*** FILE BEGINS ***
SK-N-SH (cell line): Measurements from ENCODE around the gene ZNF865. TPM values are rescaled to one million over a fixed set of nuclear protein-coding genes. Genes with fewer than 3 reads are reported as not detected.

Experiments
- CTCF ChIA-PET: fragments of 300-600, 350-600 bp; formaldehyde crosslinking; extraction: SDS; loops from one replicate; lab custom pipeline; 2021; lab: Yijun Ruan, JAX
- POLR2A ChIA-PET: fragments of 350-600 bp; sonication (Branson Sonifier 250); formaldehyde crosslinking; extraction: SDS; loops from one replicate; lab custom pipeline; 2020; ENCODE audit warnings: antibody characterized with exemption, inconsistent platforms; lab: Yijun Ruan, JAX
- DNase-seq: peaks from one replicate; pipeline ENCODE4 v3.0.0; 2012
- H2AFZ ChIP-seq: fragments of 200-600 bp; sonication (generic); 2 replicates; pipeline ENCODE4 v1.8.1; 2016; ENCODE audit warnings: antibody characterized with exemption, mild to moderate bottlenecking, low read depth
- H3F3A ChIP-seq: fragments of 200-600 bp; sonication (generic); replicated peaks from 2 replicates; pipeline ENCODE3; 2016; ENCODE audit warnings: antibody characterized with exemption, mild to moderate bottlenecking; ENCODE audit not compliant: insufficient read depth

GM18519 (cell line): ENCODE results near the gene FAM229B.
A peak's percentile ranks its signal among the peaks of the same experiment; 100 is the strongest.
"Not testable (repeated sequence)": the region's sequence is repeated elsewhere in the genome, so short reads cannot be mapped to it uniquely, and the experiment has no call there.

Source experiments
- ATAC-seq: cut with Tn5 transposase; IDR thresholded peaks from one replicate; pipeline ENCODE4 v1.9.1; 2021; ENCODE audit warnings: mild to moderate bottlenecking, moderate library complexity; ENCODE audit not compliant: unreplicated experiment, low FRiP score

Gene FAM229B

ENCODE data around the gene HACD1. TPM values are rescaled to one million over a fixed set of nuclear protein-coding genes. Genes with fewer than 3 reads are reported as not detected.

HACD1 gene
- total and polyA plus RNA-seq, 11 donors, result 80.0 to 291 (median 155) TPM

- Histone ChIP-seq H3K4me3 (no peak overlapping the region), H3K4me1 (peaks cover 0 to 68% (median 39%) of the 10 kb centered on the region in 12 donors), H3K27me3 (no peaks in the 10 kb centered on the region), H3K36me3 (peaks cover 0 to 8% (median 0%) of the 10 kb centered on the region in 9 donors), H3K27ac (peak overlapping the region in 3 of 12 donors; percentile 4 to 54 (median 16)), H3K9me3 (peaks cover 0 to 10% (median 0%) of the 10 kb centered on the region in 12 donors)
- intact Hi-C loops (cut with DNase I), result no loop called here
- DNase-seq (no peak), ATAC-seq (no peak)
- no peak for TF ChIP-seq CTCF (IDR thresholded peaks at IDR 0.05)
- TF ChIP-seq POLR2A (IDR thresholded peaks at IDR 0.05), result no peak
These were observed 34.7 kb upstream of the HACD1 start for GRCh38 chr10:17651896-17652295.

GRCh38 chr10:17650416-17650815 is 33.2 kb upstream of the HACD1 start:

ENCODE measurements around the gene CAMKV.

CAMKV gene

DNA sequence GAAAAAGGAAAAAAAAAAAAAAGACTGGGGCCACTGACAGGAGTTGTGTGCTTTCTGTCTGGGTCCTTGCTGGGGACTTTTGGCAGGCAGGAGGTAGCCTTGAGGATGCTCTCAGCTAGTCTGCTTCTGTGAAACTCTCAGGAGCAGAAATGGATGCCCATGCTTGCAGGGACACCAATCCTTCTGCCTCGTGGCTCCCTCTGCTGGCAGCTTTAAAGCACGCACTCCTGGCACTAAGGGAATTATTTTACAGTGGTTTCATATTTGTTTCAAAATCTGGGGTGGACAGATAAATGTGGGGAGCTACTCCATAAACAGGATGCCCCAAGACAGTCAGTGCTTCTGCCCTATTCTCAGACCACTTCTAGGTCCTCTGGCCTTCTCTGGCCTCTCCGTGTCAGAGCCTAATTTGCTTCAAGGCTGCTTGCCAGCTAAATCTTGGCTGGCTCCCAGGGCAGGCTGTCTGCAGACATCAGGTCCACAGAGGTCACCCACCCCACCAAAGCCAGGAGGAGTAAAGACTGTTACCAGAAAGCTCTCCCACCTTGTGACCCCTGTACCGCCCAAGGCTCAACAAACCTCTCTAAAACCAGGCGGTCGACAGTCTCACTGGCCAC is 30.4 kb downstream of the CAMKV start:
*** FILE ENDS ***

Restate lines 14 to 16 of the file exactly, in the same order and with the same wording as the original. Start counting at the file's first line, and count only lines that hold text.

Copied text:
ENCODE data around the gene HACD1. TPM values are rescaled to one million over a fixed set of nuclear protein-coding genes. Genes with fewer than 3 reads are reported as not detected.

HACD1 gene
- total and polyA plus RNA-seq, 11 donors, result 80.0 to 291 (median 155) TPM